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The Master Switch

The Rise and Fall of Information Empires

Tim Wu

This book is available for download with iBooks on your Mac or iOS device, and with iTunes on your computer. Books can be read with iBooks on your Mac or iOS device.

Description

In this age of an open Internet, it is easy to forget that every American information industry, beginning with the telephone, has eventually been taken captive by some ruthless monopoly or cartel. With all our media now traveling a single network, an unprecedented potential is building for centralized control over what Americans see and hear. Could history repeat itself with the next industrial consolidation? Could the Internet—the entire flow of American information—come to be ruled by one corporate leviathan in possession of “the master switch”? That is the big question of Tim Wu’s pathbreaking book.

As Wu’s sweeping history shows, each of the new media of the twentieth century—radio, telephone, television, and film—was born free and open. Each invited unrestricted use and enterprising experiment until some would-be mogul battled his way to total domination. Here are stories of an uncommon will to power, the power over information: Adolph Zukor, who took a technology once used as commonly as YouTube is today and made it the exclusive prerogative of a kingdom called Hollywood . . . NBC’s founder, David Sarnoff, who, to save his broadcast empire from disruptive visionaries, bullied one inventor (of electronic television) into alcoholic despair and another (this one of FM radio, and his boyhood friend) into suicide . . . And foremost, Theodore Vail, founder of the Bell System, the greatest information empire of all time, and a capitalist whose faith in Soviet-style central planning set the course of every information industry thereafter.

Explaining how invention begets industry and industry begets empire—a progress often blessed by government, typically with stifling consequences for free expression and technical innovation alike—Wu identifies a time-honored pattern in the maneuvers of today’s great information powers: Apple, Google, and an eerily resurgent AT&T. A battle royal looms for the Internet’s future, and with almost every aspect of our lives now dependent on that network, this is one war we dare not tune out.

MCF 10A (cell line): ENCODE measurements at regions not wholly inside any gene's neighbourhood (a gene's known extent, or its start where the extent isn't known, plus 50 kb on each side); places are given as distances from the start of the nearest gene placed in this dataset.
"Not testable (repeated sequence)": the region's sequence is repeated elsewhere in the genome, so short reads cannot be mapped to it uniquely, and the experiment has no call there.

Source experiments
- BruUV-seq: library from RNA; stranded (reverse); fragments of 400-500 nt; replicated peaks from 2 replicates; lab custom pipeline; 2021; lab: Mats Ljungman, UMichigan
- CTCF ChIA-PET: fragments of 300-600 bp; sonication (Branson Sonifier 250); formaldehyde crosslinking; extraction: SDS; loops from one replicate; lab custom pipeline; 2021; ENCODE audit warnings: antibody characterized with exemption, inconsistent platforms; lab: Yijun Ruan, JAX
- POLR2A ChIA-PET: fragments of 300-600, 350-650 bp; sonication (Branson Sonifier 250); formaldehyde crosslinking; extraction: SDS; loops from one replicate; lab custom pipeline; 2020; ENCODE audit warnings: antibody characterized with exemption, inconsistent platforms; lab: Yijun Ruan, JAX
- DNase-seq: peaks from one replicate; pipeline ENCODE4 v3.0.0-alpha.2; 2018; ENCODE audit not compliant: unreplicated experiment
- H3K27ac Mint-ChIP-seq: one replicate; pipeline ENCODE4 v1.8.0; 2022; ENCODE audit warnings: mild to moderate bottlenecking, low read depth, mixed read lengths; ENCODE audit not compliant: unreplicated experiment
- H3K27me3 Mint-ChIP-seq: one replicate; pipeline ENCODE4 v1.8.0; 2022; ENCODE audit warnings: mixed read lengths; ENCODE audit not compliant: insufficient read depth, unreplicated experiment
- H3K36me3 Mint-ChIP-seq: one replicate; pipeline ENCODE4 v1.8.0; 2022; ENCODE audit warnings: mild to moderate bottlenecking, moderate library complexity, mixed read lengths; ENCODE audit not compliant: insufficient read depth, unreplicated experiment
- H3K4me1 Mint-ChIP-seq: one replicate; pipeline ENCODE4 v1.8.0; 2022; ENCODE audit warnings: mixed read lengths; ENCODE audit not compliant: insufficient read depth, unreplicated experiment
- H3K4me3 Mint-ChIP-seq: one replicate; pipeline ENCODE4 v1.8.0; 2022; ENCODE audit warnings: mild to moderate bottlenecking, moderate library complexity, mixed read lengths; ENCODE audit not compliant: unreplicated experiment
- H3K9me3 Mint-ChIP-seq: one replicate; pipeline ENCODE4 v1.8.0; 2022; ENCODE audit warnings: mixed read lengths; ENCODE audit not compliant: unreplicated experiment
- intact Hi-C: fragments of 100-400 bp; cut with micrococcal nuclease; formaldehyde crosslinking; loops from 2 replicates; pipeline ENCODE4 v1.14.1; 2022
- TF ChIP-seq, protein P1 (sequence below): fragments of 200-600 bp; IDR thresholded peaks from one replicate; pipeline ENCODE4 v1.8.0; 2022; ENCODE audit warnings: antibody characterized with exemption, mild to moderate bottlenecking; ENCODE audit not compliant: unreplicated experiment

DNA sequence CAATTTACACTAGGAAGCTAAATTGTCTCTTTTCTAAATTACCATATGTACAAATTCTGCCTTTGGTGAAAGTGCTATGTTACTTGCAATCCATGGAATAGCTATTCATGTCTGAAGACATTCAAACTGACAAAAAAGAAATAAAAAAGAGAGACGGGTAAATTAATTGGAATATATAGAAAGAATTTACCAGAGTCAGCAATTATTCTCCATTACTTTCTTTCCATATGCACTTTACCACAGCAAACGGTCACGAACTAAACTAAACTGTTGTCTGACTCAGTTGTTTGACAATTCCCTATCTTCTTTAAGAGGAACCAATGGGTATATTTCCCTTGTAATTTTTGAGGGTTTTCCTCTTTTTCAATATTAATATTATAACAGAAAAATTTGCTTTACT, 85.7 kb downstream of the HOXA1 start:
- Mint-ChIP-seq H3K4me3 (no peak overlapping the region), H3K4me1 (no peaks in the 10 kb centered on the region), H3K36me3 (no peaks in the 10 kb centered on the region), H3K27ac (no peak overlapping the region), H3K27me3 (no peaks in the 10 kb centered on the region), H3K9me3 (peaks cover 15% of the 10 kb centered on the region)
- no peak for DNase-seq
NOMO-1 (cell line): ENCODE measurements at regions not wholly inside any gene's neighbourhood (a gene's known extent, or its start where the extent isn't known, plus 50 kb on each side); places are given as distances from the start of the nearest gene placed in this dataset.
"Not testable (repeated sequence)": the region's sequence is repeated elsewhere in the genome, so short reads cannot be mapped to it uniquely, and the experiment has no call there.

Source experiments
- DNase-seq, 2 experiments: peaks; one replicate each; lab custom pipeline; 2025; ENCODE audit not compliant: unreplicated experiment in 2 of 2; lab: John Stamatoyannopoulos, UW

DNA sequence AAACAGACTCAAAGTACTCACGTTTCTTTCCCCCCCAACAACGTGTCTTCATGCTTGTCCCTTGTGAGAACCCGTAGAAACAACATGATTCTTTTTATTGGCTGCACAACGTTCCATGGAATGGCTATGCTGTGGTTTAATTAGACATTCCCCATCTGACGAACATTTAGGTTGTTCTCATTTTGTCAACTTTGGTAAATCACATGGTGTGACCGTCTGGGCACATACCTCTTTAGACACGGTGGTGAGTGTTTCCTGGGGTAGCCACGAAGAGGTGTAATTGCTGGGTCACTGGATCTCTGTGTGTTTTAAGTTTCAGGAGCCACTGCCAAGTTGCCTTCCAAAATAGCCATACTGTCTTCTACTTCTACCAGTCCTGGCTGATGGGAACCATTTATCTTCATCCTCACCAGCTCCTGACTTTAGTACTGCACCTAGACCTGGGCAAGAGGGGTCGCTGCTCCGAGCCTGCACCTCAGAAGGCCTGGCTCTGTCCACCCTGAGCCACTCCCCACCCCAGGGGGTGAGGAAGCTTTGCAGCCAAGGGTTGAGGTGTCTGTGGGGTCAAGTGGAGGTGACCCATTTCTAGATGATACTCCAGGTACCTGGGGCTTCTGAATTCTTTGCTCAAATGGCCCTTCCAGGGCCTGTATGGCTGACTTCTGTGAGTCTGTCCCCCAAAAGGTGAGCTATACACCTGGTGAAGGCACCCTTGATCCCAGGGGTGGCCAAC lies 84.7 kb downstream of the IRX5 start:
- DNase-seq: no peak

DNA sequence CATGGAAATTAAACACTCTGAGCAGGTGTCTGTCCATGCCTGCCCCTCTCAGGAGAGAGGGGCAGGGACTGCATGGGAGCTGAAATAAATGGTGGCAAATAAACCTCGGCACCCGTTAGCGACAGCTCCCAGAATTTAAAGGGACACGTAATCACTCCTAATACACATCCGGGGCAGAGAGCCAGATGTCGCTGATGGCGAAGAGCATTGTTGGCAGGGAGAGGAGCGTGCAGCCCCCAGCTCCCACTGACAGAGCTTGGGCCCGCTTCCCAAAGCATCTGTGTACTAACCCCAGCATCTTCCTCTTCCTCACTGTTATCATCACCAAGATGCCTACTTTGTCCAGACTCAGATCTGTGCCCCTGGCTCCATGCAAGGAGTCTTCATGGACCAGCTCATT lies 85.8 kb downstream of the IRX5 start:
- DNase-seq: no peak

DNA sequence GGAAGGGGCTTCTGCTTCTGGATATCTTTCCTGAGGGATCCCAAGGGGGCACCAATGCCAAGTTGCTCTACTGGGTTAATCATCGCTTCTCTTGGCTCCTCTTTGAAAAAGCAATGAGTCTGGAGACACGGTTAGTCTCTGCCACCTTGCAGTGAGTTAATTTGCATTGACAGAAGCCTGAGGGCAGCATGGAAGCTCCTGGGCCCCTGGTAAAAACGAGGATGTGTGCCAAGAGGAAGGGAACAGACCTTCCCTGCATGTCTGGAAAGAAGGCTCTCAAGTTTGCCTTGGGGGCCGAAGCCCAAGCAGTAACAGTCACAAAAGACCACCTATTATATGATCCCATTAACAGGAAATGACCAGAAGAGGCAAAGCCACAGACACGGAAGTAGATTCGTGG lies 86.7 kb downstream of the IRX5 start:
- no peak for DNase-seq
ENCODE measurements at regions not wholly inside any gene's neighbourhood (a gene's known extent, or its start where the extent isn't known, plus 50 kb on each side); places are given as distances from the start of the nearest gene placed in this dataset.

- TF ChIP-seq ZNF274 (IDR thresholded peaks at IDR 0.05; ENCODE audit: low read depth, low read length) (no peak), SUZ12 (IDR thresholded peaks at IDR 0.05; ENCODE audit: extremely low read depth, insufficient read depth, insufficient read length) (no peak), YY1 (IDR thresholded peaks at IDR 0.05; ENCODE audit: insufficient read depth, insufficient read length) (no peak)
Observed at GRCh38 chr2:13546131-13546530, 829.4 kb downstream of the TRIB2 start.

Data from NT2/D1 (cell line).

Part industrial exposé, part meditation on what freedom requires in the information age, The Master Switch is a stirring illumination of a drama that has played out over decades in the shadows of our national life and now culminates with terrifying implications for our future.

From the Hardcover edition.

Publishers Weekly Review

Aug 30, 2010 – According to Columbia professor and policy advocate Wu (Who Controls the Internet), the great information empires of the 20th century have followed a clear and distinctive pattern: after the chaos that follows a major technological innovation, a corporate power intervenes and centralizes control of the new medium—the “master switch.” Wu chronicles the turning points of the century’s information landscape: those decisive moments when a medium opens or closes, from the development of radio to the Internet revolution, where centralizing control could have devastating consequences. To Wu, subjecting the information economy to the traditional methods of dealing with concentrations of industrial power is an unacceptable control of our most essential resource. He advocates “not a regulatory approach but rather a constitutional approach” that would enforce distance between the major functions in the information economy—those who develop information, those who own the network infrastructure on which it travels, and those who control the venues of access—and keep corporate and governmental power in check. By fighting vertical integration, a “Separations Principle” would remove the temptations and vulnerabilities to which such entities are prone. Wu’s engaging narrative and remarkable historical detail make this a compelling and galvanizing cry for sanity—and necessary deregulation—in the information age.
The Master Switch
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  • $13.99
  • Available on iPhone, iPad, iPod touch, and Mac.
  • Category: Business & Personal Finance
  • Published: Nov 02, 2010
  • Publisher: Knopf Doubleday Publishing Group
  • Seller: Random House, LLC
  • Print Length: 384 Pages
  • Language: English
  • Requirements: To view this book, you must have an iOS device with iBooks 1.3.1 or later and iOS 4.3.3 or later, or a Mac with iBooks 1.0 or later and OS X 10.9 or later.

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